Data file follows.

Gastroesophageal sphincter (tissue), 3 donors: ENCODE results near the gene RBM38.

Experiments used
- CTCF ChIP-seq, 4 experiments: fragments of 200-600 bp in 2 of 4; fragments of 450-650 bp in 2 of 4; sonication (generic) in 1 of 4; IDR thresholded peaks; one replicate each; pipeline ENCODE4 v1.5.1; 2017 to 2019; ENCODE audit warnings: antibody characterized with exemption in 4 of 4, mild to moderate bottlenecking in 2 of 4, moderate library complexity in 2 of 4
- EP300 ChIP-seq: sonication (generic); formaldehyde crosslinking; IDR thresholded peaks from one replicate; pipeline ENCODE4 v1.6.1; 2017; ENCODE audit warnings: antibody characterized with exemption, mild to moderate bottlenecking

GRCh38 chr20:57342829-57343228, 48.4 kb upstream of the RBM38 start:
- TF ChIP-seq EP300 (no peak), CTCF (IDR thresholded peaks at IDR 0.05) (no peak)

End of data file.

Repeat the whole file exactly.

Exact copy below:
Gastroesophageal sphincter (tissue), 3 donors: ENCODE results near the gene RBM38.

Experiments used
- CTCF ChIP-seq, 4 experiments: fragments of 200-600 bp in 2 of 4; fragments of 450-650 bp in 2 of 4; sonication (generic) in 1 of 4; IDR thresholded peaks; one replicate each; pipeline ENCODE4 v1.5.1; 2017 to 2019; ENCODE audit warnings: antibody characterized with exemption in 4 of 4, mild to moderate bottlenecking in 2 of 4, moderate library complexity in 2 of 4
- EP300 ChIP-seq: sonication (generic); formaldehyde crosslinking; IDR thresholded peaks from one replicate; pipeline ENCODE4 v1.6.1; 2017; ENCODE audit warnings: antibody characterized with exemption, mild to moderate bottlenecking

GRCh38 chr20:57342829-57343228, 48.4 kb upstream of the RBM38 start:
- TF ChIP-seq EP300 (no peak), CTCF (IDR thresholded peaks at IDR 0.05) (no peak)